How To: Root Your HTC 10 & Install TWRP

Root Your HTC 10 & Install TWRP

There are many great reasons to root your phone, but if you're not experienced with tools like ADB and Fastboot, it can seem like a daunting task. Fret not, because if you want to root your HTC 10, we're here to walk you through the process.

Rooting is the only way to take full advantage of features like the unique 24-bit Hi-res DAC which HTC has hidden away. It's also the best way to get rid of bloatware such as News Republic (full of #fakenews and ads) and perform tons of other cool mods. But as a heads up, you'll have to wipe your HTC 10's storage in order to successfully root it, so be sure to back up the important stuff before proceeding.

What You'll Need

Step 1: Unlock Your Bootloader

First things first, you'll have to unlock your bootloader, which is the part that will wipe your data. This allows you to install your own firmware images, namely TWRP custom recovery, which then allows you to root. It's a fairly simple process that uses an official utility from HTC, so to get started, head to the following link where we've got the bootloader unlocking procedure outlined in detail.

Step 2: Activate Developer Options & Enable USB Debugging

Next, you'll have to activate Developer Options in order to enable USB Debugging. Even if you just did this before unlocking your bootloader, you'll have to do it again, because your data and settings have been wiped. If you don't remember how to enable USB Debugging, we have a complete guide on how to do so at the link below.

Step 3: Open an ADB Command Window

Now it's time to open an ADB window on your computer. To do that, Windows users will need to open the platform-tools folder inside of their ADB installation directory, which can usually be found at C:\Program Files (x86)\Android\android-sdk\. From there, hold down the shift button on your keyboard, then right-click any empty space and choose "Open command window here."

For Linux and Mac users, open a Terminal window, then change directories to the platform-tools folder. The location of this directory will vary, depending on where you installed ADB in the first place. So if you're unsure, simply search your hard drive for "platform-tools."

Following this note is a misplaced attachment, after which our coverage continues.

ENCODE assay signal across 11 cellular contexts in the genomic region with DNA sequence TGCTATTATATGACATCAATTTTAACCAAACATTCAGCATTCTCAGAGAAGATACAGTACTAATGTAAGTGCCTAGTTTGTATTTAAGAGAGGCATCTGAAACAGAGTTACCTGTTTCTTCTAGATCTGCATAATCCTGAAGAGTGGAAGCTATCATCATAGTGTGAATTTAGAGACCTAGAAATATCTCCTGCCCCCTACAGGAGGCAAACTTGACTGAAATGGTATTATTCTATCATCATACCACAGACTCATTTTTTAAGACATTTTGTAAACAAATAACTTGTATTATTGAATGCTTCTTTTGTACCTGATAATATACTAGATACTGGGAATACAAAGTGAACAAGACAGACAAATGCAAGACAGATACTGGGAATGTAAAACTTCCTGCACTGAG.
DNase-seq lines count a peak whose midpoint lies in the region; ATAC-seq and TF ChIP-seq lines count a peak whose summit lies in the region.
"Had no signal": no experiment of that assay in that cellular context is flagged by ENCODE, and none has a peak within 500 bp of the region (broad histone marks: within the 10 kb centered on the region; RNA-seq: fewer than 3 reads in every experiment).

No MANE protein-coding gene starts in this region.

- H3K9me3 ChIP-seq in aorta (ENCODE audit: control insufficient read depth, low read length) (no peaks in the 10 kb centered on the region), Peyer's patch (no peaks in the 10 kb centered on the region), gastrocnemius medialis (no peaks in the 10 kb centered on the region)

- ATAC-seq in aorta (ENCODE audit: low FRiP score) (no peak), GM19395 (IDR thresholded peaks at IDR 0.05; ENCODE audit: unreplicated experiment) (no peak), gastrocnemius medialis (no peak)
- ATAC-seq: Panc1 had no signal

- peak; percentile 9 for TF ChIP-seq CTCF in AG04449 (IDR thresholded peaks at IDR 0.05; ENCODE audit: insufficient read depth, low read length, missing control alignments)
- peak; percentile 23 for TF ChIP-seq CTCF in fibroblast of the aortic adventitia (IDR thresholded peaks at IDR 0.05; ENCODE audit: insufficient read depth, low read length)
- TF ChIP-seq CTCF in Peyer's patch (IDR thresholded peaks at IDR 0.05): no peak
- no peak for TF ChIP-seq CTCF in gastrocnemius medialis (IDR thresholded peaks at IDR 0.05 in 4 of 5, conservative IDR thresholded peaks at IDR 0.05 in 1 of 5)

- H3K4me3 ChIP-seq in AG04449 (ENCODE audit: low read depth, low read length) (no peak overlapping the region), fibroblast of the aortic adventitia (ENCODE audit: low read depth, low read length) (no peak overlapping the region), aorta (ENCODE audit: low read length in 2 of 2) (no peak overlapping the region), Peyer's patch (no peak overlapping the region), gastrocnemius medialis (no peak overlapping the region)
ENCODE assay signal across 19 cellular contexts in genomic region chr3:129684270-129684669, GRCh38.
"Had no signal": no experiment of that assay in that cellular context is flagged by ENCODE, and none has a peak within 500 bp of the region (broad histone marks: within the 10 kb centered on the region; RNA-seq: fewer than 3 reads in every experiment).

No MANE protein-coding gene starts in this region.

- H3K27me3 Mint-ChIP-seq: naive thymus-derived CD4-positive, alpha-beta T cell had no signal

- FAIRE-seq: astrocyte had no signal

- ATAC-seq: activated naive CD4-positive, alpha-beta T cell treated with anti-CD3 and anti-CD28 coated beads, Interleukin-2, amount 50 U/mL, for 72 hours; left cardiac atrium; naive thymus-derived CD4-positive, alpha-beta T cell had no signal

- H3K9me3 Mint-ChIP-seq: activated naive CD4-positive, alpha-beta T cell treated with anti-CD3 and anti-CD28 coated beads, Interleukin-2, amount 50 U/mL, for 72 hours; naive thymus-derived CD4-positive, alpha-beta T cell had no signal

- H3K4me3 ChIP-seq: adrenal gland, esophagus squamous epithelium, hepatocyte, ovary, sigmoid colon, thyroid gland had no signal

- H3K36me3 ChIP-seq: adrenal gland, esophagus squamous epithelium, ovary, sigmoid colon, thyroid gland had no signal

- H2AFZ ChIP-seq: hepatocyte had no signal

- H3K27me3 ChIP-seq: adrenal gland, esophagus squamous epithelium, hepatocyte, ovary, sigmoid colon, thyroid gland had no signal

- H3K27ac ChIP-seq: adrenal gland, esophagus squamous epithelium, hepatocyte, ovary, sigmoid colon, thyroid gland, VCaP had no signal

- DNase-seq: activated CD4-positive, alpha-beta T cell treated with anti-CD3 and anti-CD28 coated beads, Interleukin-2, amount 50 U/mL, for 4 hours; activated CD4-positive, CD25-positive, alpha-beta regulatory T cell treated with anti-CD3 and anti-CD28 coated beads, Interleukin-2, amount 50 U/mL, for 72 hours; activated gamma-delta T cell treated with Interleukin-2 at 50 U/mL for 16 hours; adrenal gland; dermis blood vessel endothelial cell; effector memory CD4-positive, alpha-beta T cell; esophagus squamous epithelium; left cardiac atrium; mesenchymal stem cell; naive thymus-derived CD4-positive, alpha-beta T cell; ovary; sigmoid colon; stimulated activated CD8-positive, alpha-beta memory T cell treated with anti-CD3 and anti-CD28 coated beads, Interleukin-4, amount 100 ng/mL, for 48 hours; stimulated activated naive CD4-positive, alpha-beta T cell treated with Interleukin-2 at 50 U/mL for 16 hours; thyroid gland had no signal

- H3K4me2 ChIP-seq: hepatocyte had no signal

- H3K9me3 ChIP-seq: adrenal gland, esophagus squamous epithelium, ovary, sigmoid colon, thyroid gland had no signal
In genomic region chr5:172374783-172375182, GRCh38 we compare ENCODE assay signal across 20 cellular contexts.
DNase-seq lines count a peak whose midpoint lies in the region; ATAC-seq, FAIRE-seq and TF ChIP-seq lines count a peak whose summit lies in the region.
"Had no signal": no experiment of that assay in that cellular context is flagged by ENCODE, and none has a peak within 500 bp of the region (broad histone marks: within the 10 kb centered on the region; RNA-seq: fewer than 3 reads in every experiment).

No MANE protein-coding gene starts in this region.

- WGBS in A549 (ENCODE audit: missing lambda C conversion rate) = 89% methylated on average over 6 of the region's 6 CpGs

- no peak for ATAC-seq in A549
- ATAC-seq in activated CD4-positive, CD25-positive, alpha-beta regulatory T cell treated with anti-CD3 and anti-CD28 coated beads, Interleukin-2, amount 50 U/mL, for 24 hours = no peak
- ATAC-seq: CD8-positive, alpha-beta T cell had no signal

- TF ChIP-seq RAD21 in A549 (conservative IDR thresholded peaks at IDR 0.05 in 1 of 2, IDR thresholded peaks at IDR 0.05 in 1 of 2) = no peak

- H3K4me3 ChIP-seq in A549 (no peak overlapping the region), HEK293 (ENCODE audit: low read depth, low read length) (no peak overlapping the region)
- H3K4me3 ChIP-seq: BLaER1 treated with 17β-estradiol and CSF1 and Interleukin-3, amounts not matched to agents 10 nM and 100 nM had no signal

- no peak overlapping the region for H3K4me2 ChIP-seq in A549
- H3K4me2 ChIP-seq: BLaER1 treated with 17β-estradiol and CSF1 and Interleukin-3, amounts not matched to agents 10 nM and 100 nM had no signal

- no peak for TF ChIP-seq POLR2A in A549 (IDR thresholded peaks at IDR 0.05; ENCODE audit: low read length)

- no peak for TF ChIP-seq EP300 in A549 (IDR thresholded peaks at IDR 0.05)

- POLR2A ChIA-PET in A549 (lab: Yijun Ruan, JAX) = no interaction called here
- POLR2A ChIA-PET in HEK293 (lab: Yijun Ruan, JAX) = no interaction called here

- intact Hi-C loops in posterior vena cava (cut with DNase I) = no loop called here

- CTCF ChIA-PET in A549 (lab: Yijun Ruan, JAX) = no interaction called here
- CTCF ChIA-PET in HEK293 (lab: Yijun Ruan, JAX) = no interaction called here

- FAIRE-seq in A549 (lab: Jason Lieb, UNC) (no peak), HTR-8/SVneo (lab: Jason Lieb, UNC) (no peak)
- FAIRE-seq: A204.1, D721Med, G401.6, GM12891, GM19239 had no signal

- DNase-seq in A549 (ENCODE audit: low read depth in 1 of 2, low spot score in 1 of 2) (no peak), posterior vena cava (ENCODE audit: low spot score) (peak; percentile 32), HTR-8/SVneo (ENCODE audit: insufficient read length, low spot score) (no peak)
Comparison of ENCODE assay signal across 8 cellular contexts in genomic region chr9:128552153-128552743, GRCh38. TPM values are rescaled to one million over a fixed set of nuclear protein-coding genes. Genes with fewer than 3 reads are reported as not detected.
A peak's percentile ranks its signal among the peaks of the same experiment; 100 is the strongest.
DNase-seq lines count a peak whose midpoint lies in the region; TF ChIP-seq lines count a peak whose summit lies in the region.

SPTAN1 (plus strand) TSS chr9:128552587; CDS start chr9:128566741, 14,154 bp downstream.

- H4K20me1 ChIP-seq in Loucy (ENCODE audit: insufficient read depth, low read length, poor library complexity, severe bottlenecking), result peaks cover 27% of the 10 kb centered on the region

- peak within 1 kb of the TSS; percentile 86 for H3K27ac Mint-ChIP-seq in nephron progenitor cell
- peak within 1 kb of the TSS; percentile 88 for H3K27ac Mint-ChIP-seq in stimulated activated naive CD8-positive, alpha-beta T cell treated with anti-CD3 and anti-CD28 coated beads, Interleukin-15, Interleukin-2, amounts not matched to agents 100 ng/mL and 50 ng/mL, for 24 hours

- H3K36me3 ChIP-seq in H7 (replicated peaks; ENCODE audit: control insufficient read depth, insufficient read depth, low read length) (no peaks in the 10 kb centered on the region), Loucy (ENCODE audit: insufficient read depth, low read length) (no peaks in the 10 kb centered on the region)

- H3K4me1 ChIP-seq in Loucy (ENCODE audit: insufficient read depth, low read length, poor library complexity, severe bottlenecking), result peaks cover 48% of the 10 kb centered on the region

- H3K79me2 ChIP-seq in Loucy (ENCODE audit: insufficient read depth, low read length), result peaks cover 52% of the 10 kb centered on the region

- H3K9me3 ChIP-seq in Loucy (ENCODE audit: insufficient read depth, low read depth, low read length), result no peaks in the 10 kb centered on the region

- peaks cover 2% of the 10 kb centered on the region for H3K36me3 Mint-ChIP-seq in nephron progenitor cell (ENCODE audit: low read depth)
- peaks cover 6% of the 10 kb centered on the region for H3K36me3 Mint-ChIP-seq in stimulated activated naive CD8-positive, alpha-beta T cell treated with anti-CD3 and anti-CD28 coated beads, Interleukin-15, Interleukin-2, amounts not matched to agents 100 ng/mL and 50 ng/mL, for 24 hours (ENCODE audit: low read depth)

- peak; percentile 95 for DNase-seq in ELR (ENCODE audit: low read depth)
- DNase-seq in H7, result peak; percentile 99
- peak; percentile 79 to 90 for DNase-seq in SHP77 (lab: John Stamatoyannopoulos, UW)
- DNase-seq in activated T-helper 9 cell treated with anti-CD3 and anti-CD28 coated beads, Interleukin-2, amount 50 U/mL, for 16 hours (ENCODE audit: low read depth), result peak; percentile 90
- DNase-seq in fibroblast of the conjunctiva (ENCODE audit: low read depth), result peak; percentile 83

Changing directories to the platform-tools folder in Terminal on a Mac.

Step 4: Install TWRP

Next, it's time to fire up ADB, so type the following line into the command prompt:

adb start-server

Then, we'll reboot into Download mode with:

adb reboot download

Next, download the TWRP IMG file for the HTC 10 at the following link (save it to your computer):

Once the download has completed, move the file into your platform-tools folder, then type the following into command prompt to flash TWRP on your device:

fastboot flash recovery twrp-3.1.1-0-pme.img

If the TWRP file is not in your platform-tools folder, be sure to type out the full file location for the downloaded TWRP IMG (fastboot flash recovery C:\Downloads\twrp-3.1.1-0-pme.img, for example). Alternatively, you can click on the IMG file and drag it into the command window after typing "fastboot flash recovery" and a space, then Fastboot will flash TWRP to your device when you hit enter.

Step 5: Boot TWRP & Allow System Modifications

After flashing the recovery image, you'll need to boot into TWRP before booting into Android to ensure that Android doesn't overwrite TWRP with the stock recovery image. So while your phone's still on the Download Mode screen, use the volume keys to highlight the "Reboot to Bootloader" option, then press the power button to select it.

Once you make it into Bootloader mode, use the volume keys to highlight "Recovery Mode," and again, press the power button to select it.

At this point, TWRP should boot up. As soon as it does, a welcome screen will notify you that TWRP can keep your system partition unmodified. We don't want this, as that would allow Android to overwrite TWRP with the stock recovery. TWRP is perhaps the greatest Android tool out there, so why would you ever want to risk that happening?

So to prevent that, swipe the slider at the bottom of the screen to make TWRP your permanent recovery mode. Once that's done, you'll be taken to TWRP's main menu.

Step 6: Sideload SuperSU

Next, we're going to install SuperSU, which is what will actually root your phone. First, download the latest flashable ZIP of SuperSU on your computer from developer Chainfire's website:

While your computer downloads the latest SuperSU ZIP, tap on "Advanced" on your phone, followed by "ADB Sideload," then swipe the bar to begin the sideload process.

At this point, the SuperSU ZIP should have finished downloading, so type the following command in command prompt/terminal to begin sideloading the ZIP to your HTC 10:

adb sideload SR1-SuperSU-v2.82-SR1-20170608224931.zip

If the above command fails, make sure to move the ZIP file into your platform-tools folder. Or, as described above in Step 4, you can either type the full file location or click and drag the ZIP into the command window. When TWRP is done installing SuperSU, tap on "Reboot System."

Step 7: Verify Root

The final step is to verify that SuperSU rooted your device successfully. The simplest way to do so is to download an app called Root Checker by developer joeykrim.

Just open the app, tap "Verify root" and press "Grant" on the Superuser access request. If everything went off without a hitch, you'll see a message saying "Congratulations! Root access is properly installed on this device!"

Now that you're rooted, what are the first root apps or mods you've applied? Have you killed off any bloatware? Let us know in the comment section below.

Cover image and screenshots by Kevin M./Gadget Hacks

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